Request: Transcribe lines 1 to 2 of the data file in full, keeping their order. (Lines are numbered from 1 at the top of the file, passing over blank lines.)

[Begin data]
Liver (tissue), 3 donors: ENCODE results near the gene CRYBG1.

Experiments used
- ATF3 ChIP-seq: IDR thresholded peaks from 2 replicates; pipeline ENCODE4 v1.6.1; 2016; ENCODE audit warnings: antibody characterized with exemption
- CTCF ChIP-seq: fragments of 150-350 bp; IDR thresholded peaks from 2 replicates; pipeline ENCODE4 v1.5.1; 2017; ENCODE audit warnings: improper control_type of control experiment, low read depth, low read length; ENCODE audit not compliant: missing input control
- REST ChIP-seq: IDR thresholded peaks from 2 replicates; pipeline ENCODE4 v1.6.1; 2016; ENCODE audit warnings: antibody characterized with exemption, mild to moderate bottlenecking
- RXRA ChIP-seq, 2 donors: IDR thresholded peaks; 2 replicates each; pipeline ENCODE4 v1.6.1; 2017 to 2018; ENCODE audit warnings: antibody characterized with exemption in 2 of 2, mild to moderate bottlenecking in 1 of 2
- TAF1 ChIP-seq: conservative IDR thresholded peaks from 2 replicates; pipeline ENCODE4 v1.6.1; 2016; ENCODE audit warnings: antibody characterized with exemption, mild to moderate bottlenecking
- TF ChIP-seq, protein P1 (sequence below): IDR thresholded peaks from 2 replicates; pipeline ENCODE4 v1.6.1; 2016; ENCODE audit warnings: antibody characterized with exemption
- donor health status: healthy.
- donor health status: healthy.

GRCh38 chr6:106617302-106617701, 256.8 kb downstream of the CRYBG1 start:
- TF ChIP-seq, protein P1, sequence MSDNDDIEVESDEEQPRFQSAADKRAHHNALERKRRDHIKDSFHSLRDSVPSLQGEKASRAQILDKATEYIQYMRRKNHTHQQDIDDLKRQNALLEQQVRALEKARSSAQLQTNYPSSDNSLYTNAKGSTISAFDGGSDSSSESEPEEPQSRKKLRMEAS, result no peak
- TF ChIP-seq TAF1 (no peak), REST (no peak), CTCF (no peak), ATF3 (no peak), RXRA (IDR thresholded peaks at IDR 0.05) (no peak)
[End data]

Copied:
Liver (tissue), 3 donors: ENCODE results near the gene CRYBG1.

Experiments used